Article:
The energetic Toronto band is back with their best album to date after misfiring with the disjointed The Art of Breaking. Completed in just three weeks after being challenged to record in the studio live, The Flame In All Of Us is an album that feels consistent, solid and seeping with raw energy.

TFK has never been shy about writing a hook, and The Flame In All Of Us does not disappoint. Songs from the title track, to "What Do We Know?" and "Falls Apart" are instantly familiar. The band also balances rock and pop perfectly from the low throat growling on "My Own Enemy" and "InHuman" to the final acoustic track "Wish You Well. They are one of the few bands that can go from rocking your face off to gently washing it (awwwwwww).

If I'm being completely honest, I stumble on songs like "New Drug" and "Favorite Disease." Relating a relationship with God to drug addictions and inescapable viruses is hard to bye into. I realize that makes me sound like a 90 year old grump, and I know it speaks to some, but I question the continued efforts to spin a new hook on the common mistakes that a lot of people work hard to avoid.

When initially creating this list, I had a few close friends suggest that I revisit this album. Needtobreathe's second national release came out at an incredibly busy time for Christian music, competing for attention with over 40 other releases around it's street date. Needless to say, needtobreathe got lost in the stack. I'm glad I have good friends, because after finally spending some time with this album, it has a well deserved place on my favorite for the year.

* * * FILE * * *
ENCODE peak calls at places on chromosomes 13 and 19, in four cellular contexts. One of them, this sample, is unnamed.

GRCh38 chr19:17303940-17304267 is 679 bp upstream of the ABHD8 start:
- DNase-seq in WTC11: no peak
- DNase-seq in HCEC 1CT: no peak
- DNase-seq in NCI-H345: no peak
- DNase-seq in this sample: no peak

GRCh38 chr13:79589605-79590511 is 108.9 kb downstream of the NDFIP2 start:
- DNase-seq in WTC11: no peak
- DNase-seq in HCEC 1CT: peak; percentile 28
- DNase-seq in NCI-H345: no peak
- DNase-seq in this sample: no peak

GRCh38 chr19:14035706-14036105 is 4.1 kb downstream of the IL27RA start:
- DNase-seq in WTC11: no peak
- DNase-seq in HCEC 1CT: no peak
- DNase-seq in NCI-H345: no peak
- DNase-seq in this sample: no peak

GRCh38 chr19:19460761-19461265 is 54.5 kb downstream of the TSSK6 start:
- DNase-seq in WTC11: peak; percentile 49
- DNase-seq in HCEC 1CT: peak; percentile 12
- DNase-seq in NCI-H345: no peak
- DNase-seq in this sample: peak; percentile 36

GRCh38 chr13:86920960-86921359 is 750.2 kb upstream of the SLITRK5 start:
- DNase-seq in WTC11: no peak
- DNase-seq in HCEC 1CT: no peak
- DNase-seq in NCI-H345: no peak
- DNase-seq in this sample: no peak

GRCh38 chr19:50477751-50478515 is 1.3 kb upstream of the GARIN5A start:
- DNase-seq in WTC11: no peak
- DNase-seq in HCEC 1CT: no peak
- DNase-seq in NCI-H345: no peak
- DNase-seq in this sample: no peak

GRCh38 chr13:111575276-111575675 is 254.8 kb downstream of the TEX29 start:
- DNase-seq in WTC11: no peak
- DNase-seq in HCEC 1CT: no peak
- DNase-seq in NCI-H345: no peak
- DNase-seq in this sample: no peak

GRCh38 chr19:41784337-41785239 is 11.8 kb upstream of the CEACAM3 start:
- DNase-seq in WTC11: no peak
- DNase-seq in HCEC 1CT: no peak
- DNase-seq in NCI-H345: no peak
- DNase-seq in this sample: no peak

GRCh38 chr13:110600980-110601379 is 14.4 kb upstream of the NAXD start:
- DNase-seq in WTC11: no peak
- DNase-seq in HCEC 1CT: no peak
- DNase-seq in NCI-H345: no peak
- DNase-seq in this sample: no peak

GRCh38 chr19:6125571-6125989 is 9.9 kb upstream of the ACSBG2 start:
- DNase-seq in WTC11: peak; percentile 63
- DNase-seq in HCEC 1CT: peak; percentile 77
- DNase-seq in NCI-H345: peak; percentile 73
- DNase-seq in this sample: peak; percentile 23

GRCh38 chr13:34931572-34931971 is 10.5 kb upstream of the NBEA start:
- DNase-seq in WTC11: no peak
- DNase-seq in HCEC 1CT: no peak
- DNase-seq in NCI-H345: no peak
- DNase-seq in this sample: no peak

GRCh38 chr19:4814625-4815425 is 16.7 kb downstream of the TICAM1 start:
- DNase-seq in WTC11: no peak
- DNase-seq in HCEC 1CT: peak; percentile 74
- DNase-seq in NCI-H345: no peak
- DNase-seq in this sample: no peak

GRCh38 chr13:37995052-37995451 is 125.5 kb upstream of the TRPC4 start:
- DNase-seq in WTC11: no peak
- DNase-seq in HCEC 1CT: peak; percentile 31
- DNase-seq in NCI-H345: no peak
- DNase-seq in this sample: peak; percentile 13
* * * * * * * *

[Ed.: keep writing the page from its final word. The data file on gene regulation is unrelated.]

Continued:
I heard the lead single "Signatures Of Divine (Yahweh)" back in April when the band was setting up the record and it blew me away as easily one of the best songs of the year. So it's really not a surprise to me that I instantly "got" the rest of the record. There are strong harmonies throughout, the vocals have subtle effects that add uniqueness and depth and the music is a continuous drive that's results in a fully flowing set of songs. The Heat is a simply a great rock album, and I'm fine with leaving the review there.

There's probably not a review of this album that doesn't compare the group to the Black Eyed Peas and that's an incredibly fair comparison. The Christian market gets a lot of flack for mirroring the styles and looks of a mainstream world that always seems one step ahead. I'm a little more understanding of the desire to provide an alternative to what continues to be a genre void of any moral compass.

Group 1 Crew has come out of the gate with an impressive album packed with quality production, intriguing lyrics and musical depth. They balance their songs with equal parts rap and female led singing that gives each track. Really, the only fumble on the album is "Clap Ya Hands," a Latin flavored song that simply doesn't fit with the rest of the album's street feel. The rest of the album is so solid, it's hard to cite any flaws. Group 1 Crew's sophomore album is coming in early 2008. Let's hope this foundation is one they build on and we're talking about them again this time next year.

Kevin McNeese started NRT in 2002 and has worked in the industry since 1999 in one form or another. He has been a fan of Christian music since 1991.